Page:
The Employee Free Choice Act (EFCA)

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The Employee Free Choice Act (EFCA) may be dead. It passed the House of Representatives in March 2007, but with the election of Republican Scott Brown to replace Ted Kennedy of Massachusetts, Senate Democrats lost their filibuster-proof supermajority. There is little chance the Senate will pass the bill in its present form.

The EFCA is organized labor's Christmas list. It amends the National Labor Relations Act, taking away employees' right to an election by secret ballot, requiring arbitration if no contract is agreed upon within 120 days, and increasing penalties for unfair labor practices on the part of the employer. Here are links to the NLRA and the EFCA:

National Labor Relations Act
Employee Free Choice Act (Senate version)

Secret ballot. Elections by secret ballot are not actually banned by the EFCA, but if a majority of employees can be persuaded to sign a petition requesting representation - referred to as "card check" - no election is held. One would expect organized labor to be in favor of the NLRA-required election by secret ballot when "a question of representation exists". They are not, they say, because the employer has overwhelming access to workers and is able to frighten them into rejecting the union. In reality, however, union organizers also have plenty of access to workers, else they wouldn't be able to present them with the petition. And regardless of pressure from either side, the employee has nothing to fear once inside the voting booth with the curtain drawn. What the unions really fear is that in the privacy of that voting booth, away from the eyes and physical presence of the union rep, the employee will vote against the union.

All Republican senators oppose the EFCA, along with a handful of Democrats. One well-known former senator - George McGovern - wrote a piece for the Wall Street Journal opposing the EFCA, specifically objecting to the "card check" provision. Why does he, a friend of organized labor, disagree with his fellow Democrats? My guess is that unlike current office holders, he doesn't crave labor's campaign contributions.

Compulsory arbitration. The NLRA requires the employer and the representative of the employees to bargain collectively, "but such obligation does not compel either party to agree to a proposal or require the making of a concession." That's not good enough for organized labor. If the union can't get the employer to agree to its terms, they want the government to step in. Here is how it is addressed in the EFCA:

Section 8 of the National Labor Relations Act (29 U.S.C. 158) is amended by adding at the end the following:

(h) Whenever collective bargaining is for the purpose of establishing an initial agreement following certification or recognition, the provisions of subsection (d) shall be modified as follows:

(1) Not later than 10 days after receiving a written request for collective bargaining from an individual or labor organization that has been newly organized or certified as a representative as defined in section 9(a), or within such further period as the parties agree upon, the parties shall meet and commence to bargain collectively and shall make every reasonable effort to conclude and sign a collective bargaining agreement.

(2) If after the expiration of the 90-day period beginning on the date on which bargaining is commenced, or such additional period as the parties may agree upon, the parties have failed to reach an agreement, either party may notify the Federal Mediation and Conciliation Service of the existence of a dispute and request mediation. Whenever such a request is received, it shall be the duty of the Service promptly to put itself in communication with the parties and to use its best efforts, by mediation and conciliation, to bring them to agreement.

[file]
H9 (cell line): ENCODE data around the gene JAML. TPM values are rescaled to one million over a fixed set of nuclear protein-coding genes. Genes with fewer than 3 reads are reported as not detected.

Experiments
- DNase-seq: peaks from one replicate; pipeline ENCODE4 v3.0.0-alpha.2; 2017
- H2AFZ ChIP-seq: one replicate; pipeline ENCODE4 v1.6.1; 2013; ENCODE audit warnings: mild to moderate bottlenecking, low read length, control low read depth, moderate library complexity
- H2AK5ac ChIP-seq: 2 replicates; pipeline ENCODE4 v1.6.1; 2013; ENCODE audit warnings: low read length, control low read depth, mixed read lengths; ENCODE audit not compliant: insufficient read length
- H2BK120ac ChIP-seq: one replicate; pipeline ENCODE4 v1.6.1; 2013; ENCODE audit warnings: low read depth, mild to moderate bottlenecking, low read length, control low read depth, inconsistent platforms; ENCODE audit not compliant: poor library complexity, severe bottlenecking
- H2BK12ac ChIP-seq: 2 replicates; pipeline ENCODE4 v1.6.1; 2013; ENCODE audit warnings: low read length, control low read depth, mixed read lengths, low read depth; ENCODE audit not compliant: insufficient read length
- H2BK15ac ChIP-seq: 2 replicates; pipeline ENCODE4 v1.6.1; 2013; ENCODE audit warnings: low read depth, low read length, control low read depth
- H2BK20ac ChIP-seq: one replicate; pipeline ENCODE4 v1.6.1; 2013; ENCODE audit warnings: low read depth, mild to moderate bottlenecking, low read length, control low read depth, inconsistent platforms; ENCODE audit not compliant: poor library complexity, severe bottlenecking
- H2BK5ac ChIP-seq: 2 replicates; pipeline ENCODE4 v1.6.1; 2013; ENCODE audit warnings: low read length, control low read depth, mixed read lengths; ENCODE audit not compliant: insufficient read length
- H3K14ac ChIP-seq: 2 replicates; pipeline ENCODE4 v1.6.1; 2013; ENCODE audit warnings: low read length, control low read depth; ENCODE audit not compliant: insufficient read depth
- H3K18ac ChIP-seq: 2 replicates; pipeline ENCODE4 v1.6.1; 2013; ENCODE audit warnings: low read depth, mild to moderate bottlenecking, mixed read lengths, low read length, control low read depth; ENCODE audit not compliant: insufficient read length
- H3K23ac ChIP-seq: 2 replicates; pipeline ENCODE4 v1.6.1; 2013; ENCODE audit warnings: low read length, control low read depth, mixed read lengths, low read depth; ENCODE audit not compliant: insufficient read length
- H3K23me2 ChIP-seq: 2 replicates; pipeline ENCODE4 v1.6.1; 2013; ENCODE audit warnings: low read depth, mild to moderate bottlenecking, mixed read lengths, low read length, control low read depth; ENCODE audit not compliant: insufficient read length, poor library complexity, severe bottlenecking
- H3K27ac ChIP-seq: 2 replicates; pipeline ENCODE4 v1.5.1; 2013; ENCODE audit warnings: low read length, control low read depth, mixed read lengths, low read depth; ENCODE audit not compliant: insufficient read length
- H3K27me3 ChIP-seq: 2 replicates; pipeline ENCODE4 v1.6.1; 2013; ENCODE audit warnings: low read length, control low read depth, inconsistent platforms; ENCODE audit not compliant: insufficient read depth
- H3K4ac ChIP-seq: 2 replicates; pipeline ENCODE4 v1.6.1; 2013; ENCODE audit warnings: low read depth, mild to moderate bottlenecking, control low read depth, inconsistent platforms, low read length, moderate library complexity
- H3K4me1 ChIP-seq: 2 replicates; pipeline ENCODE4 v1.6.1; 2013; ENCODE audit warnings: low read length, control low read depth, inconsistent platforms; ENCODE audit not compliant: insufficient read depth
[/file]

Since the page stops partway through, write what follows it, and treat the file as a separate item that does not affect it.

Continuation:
(3) If after the expiration of the 30-day period beginning on the date on which the request for mediation is made under paragraph (2), or such additional period as the parties may agree upon, the Service is not able to bring the parties to agreement by conciliation, the Service shall refer the dispute to an arbitration board established in accordance with such regulations as may be prescribed by the Service. The arbitration panel shall render a decision settling the dispute and such decision shall be binding upon the parties for a period of 2 years, unless amended during such period by written consent of the parties.

George McGovern didn't like this provision, either, and explained his opposition in a second piece in the Wall Street Journal.

Recess appointments. The EFCA may never become law, but a recess appointment to the National Labor Relations Board may allow some of its provisions to be implemented through administrative interpretation of the NLRA. On March 27, 2010, President Obama announced that he would make 15 recess appointments to boards and agencies, including Craig Becker to the NLRB. According the the Associated Press, "Republicans had blocked his nomination on grounds he would bring a radical pro-union agenda to the job." Becker is currently Associate General Counsel of the Service Employees International Union (SEIU). This 7/24/2009 letter to senators Ted Kennedy and Michael Enzi from the U.S. Chamber of Commerce explains the business community's objections to the appointment.

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Unions are Killing Michigan
The Wagner Act
What Economists Think
Why the Market Wage is Better
The Illogic of Collective Bargaining
Market Wage vs. Fair Wage
Imagining a Free Labor Market
Rights and Freedom
Destruction of the Middle Class
Employee Free Choice Act (EFCA)
Job Security
Collective Bargaining and Unemployment
Social Costs of Collective Bargaining
Ending Fringe Benefits
Democrats and Unions
Collective Bargaining in Government